2 Oct 2019

History and Alchemy

Ralph Bauer. The Alchemy of Conquest: Science, Religion, and the Secrets of the New World. University of Virginia Press (30 Sept. 2019)

Bruce T. Moran. Paracelsus, An Alchemical Life. Reaktion Books. (16 September)
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Ralph Bauer. The Alchemy of Conquest: Science, Religion, and the Secrets of the New World. University of Virginia Press (30 Sept. 2019)

Throughout his controversial life the alchemist, physician and social radical known as Paracelsus combined traditions that were magical and empirical, scholarly and folk, learned and artisanal. He endorsed both Catholic and Reformation beliefs, but believed devoutly in a female deity. He travelled constantly, learning and teaching a new form of medicine based on the experience of miners, bathers, alchemists, midwives, barber-surgeons and executioners. He argued for changes in the way the body was understood, how disease was defined and how treatments were created, but he was also moved by mystical speculations, an alchemical view of nature and an intriguing concept of creation.

Bruce T. Moran tells the story of how alchemy refashioned medical practice, and brings to light the ideas, workings and major texts of an important Renaissance figure, showing how his tenacity and endurance changed the medical world for the better, and brought new perspectives to the study of nature.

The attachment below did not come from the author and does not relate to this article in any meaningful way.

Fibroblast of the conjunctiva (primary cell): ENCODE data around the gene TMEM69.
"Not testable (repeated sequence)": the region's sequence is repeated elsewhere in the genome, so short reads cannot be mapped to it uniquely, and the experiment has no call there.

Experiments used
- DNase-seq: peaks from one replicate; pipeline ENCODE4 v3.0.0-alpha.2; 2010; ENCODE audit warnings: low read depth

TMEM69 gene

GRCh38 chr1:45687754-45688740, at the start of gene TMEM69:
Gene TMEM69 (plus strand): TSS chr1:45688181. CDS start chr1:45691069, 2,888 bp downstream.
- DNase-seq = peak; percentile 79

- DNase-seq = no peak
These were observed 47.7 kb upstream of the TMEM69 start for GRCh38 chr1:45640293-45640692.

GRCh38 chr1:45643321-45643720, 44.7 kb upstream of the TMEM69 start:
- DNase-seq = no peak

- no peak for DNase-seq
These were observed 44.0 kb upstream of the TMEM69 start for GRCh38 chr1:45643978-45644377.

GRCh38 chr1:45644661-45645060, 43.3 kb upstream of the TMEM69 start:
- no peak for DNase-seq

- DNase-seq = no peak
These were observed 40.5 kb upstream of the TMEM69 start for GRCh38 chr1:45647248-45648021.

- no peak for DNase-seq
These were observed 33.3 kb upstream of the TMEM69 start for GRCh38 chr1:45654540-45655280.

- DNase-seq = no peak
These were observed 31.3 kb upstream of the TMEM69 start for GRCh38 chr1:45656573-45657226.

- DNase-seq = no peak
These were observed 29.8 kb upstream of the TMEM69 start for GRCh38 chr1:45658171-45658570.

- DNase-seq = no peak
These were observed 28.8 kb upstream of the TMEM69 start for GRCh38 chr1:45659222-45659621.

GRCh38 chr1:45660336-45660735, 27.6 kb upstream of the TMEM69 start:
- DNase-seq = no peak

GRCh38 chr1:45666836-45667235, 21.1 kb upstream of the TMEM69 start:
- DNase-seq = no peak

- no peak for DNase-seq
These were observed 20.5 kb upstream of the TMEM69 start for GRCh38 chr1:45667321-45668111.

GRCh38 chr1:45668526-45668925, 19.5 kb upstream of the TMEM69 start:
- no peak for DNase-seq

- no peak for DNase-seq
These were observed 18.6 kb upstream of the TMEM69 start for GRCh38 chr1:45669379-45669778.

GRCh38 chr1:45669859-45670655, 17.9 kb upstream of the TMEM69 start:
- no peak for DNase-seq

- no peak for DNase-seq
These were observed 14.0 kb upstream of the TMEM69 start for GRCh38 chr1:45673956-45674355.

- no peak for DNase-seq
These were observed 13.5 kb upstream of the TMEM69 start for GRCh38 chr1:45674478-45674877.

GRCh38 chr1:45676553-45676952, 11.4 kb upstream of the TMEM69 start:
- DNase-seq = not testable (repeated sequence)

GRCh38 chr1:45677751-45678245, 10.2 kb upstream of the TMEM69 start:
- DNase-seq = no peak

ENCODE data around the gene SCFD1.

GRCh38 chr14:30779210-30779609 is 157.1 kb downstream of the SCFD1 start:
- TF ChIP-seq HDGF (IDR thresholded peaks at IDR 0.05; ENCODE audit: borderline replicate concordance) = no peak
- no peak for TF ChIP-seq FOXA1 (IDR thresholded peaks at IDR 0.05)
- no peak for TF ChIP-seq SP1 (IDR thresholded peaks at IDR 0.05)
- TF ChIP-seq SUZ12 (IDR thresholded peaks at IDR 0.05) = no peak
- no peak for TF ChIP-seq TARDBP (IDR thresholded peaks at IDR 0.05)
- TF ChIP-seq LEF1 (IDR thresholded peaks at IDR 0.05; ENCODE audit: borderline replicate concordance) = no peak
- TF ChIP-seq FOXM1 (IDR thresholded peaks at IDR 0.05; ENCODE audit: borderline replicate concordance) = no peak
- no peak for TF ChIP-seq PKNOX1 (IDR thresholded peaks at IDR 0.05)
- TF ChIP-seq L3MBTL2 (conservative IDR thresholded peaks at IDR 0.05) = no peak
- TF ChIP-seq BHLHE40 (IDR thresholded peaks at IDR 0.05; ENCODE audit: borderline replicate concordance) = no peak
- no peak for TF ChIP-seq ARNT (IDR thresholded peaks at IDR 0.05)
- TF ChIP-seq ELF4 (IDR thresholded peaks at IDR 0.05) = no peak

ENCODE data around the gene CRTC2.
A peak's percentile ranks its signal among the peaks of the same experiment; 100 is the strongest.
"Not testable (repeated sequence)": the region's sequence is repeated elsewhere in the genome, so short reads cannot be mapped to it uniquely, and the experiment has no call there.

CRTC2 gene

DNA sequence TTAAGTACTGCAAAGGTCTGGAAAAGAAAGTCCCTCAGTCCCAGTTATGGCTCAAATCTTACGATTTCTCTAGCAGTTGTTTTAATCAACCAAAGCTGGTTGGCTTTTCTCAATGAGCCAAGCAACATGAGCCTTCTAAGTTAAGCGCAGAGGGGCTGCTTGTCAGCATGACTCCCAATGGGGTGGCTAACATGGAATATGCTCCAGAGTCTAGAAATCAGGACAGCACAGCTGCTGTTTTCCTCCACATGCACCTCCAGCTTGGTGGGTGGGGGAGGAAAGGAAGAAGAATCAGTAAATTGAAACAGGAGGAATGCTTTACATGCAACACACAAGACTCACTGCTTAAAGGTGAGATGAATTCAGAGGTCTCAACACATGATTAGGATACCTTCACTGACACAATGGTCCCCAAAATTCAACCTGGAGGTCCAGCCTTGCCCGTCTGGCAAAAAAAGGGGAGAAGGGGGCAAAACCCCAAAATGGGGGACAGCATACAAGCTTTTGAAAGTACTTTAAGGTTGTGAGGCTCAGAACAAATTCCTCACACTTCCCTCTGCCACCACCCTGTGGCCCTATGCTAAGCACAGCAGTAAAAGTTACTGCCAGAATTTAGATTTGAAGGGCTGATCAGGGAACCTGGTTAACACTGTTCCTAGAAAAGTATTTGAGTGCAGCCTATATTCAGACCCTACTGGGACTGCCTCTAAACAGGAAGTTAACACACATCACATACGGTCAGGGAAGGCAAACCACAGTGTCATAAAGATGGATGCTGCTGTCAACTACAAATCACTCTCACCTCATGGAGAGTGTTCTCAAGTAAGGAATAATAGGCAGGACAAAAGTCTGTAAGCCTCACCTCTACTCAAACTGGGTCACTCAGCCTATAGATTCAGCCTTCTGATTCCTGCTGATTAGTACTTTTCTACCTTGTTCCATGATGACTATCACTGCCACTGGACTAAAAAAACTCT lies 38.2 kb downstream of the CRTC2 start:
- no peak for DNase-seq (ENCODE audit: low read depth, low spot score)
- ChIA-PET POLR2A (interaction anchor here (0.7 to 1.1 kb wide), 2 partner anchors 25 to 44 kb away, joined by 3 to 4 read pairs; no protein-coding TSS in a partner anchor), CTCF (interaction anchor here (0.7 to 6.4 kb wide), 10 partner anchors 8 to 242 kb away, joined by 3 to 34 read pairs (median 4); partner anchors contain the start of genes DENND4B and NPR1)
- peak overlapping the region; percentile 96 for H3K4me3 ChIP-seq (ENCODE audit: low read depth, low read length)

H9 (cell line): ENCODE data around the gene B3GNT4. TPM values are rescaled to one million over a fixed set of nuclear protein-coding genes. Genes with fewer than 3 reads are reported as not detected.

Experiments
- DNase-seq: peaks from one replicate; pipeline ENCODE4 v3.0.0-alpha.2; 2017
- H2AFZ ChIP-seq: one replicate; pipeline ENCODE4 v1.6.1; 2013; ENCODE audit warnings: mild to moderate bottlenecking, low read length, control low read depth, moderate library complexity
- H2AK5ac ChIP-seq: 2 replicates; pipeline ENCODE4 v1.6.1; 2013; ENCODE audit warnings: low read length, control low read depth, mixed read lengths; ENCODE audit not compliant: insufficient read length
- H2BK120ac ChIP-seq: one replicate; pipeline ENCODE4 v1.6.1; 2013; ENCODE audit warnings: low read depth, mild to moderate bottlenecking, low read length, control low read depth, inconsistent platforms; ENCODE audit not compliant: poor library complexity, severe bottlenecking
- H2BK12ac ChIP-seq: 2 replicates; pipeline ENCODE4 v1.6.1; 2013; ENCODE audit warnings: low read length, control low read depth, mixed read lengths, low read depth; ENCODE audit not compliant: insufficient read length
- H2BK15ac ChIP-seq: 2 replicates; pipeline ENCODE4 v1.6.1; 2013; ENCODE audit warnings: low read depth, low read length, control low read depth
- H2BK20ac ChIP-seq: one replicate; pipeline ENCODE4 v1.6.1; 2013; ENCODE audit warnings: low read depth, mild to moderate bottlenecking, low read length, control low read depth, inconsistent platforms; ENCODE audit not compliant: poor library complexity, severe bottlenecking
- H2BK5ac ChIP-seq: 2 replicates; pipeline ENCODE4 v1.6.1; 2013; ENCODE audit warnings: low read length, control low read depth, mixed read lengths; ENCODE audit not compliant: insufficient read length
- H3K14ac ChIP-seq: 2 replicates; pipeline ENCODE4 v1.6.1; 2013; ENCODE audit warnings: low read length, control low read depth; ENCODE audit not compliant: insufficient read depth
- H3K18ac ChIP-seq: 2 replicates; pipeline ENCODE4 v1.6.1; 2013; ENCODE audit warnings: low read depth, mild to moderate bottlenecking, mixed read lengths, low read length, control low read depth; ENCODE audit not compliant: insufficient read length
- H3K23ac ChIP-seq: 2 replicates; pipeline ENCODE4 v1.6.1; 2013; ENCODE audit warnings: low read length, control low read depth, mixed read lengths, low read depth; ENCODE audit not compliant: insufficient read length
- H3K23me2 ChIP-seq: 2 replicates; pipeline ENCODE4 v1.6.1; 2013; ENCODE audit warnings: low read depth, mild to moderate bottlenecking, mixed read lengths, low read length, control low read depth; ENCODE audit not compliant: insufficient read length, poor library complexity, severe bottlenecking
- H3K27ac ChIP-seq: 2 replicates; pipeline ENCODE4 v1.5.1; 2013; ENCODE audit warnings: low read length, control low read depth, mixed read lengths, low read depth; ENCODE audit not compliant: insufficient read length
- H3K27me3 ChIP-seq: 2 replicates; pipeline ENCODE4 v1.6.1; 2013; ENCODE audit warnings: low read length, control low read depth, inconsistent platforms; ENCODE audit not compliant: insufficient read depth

Ralph Bauer. The Alchemy of Conquest: Science, Religion, and the Secrets of the New World. University of Virginia Press (30 Sept. 2019)

This book explores the role that the verbal, conceptual, and visual language of alchemy played in the literature of the conquest of America and in the rise of an early modern paradigm of discovery in both science and international law. While the roots of the modern 'conquistadorial' attitude toward nature lie in late medieval alchemy, which fused Aristotelian reason with Christian apocalypticism in the militant context of crusade and spiritual conquest, this book argues that the modern idea of what it means to discover something has a colonial history in which conquest legitimated the modern (Baconian) idea of discovery by underwriting it with religious messianism and early modern state power. Thus, the book traces the intellectual and spiritual legacies of such late medieval alchemists as Roger Bacon, Arnald of Villanova, and Ramon Llull in the early modern literature of the conquest of America in texts written by authors such as Christopher Columbus, Amerigo Vespucci, Josâe de Acosta, Nicolâas Monardes, Walter Raleigh, Thomas Harriot, Francis Bacon, and Alexander von Humboldt.